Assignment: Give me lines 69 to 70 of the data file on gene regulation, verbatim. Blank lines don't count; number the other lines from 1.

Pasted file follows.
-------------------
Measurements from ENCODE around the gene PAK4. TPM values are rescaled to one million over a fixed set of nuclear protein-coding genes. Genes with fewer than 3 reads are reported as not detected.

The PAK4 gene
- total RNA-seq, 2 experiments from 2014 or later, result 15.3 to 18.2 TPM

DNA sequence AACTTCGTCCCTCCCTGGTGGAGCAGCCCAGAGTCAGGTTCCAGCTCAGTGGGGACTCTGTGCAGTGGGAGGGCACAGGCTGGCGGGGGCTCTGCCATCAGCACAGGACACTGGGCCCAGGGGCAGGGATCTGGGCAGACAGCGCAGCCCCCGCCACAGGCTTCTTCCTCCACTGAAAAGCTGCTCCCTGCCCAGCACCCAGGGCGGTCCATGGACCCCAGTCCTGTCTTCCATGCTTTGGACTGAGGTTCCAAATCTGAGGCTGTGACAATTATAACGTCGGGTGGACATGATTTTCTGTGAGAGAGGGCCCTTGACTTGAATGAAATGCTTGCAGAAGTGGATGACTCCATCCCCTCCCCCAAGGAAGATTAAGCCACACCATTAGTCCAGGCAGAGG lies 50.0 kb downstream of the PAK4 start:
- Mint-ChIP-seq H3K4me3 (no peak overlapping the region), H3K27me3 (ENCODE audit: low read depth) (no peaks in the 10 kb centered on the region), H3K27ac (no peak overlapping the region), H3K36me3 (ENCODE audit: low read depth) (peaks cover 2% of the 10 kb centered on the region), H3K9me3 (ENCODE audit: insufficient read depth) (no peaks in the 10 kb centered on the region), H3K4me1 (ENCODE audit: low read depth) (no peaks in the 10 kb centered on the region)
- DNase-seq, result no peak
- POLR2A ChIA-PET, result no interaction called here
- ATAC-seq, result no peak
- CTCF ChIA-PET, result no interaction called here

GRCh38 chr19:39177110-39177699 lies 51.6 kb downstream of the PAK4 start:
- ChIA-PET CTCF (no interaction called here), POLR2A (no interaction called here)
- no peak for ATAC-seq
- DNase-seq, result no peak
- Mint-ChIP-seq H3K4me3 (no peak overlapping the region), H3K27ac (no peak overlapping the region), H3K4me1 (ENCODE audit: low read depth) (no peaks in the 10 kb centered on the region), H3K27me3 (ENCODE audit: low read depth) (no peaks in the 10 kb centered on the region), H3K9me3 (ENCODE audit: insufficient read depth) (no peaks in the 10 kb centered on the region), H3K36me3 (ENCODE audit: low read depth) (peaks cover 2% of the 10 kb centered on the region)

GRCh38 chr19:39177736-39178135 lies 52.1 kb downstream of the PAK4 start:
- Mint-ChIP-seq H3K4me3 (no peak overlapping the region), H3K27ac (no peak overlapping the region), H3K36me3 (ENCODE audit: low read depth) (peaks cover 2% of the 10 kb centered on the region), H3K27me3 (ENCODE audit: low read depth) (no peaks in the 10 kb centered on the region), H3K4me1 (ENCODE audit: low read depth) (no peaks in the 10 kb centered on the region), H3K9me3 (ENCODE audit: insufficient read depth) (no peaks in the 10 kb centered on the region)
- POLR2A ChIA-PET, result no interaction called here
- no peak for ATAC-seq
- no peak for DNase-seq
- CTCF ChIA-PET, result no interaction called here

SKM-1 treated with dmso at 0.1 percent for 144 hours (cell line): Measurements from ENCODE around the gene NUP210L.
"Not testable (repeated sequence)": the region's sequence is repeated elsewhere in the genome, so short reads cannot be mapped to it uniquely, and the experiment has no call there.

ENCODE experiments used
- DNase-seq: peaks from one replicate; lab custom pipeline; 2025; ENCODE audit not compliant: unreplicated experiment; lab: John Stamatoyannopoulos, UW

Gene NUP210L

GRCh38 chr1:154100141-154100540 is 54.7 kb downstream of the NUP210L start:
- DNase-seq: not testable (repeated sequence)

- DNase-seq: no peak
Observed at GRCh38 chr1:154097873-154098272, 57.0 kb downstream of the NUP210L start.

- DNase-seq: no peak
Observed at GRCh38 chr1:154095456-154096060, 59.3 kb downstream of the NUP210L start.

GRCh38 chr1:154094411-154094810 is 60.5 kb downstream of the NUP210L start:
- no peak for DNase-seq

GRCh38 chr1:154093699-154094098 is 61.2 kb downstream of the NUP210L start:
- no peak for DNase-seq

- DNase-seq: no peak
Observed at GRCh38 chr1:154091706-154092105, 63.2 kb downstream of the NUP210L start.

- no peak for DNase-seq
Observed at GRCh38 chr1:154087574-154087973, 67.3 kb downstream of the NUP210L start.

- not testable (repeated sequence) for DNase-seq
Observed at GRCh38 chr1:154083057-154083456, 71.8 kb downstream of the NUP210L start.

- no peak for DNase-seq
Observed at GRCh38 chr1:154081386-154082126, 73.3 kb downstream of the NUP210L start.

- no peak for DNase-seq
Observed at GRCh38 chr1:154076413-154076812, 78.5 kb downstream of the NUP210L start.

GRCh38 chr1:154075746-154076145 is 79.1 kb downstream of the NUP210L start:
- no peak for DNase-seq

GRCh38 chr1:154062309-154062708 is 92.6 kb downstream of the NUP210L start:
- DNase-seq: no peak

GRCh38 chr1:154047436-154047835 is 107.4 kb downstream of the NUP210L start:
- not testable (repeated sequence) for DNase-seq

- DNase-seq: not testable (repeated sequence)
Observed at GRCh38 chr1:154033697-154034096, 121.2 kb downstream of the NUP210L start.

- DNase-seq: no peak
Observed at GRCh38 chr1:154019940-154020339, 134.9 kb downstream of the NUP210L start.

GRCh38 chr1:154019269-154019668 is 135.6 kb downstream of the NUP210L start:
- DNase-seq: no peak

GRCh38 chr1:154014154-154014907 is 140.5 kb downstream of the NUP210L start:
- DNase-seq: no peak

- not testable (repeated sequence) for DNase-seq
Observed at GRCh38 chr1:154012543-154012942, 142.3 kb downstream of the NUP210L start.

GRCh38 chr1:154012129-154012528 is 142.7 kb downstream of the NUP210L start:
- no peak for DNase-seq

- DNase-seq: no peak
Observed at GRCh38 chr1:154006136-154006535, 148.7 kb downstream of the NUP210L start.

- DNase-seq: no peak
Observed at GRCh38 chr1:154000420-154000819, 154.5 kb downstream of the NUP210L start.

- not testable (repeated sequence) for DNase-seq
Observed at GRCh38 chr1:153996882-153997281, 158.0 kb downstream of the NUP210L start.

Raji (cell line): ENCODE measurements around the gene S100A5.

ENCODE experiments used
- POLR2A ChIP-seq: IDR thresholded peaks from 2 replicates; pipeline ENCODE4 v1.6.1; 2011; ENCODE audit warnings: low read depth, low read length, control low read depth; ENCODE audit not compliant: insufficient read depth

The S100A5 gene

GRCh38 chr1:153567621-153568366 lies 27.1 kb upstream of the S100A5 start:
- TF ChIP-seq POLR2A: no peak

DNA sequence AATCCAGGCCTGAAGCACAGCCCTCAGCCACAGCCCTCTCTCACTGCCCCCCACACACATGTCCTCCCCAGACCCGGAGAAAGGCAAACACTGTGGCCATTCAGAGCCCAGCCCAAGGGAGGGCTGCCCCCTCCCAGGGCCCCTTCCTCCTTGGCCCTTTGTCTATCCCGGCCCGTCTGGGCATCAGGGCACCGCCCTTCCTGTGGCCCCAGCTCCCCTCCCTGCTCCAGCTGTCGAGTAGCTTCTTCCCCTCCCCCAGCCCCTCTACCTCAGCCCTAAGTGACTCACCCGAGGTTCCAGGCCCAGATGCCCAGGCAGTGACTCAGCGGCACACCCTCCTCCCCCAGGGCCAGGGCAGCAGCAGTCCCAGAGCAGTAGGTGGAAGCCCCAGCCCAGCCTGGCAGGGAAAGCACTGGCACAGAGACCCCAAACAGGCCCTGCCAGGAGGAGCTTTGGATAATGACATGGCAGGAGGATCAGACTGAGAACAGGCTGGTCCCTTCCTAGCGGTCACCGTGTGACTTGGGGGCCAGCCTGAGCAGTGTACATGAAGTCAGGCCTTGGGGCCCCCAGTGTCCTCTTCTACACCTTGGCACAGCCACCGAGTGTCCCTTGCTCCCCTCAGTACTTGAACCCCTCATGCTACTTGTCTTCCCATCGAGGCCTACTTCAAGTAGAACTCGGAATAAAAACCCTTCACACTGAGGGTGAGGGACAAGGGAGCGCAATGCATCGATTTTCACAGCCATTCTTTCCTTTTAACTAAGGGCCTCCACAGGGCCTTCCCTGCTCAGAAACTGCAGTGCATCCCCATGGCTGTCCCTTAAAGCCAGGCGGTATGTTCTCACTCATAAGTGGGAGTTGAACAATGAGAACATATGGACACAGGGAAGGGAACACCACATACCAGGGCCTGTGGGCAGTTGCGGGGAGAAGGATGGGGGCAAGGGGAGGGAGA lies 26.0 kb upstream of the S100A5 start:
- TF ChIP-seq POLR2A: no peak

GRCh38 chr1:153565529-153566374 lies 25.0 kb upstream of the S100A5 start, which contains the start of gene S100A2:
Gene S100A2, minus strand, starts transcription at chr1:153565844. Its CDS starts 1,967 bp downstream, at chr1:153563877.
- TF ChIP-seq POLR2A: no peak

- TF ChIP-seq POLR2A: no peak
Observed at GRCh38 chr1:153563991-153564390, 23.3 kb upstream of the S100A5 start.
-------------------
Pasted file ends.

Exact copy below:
Observed at GRCh38 chr1:153996882-153997281, 158.0 kb downstream of the NUP210L start.

Raji (cell line): ENCODE measurements around the gene S100A5.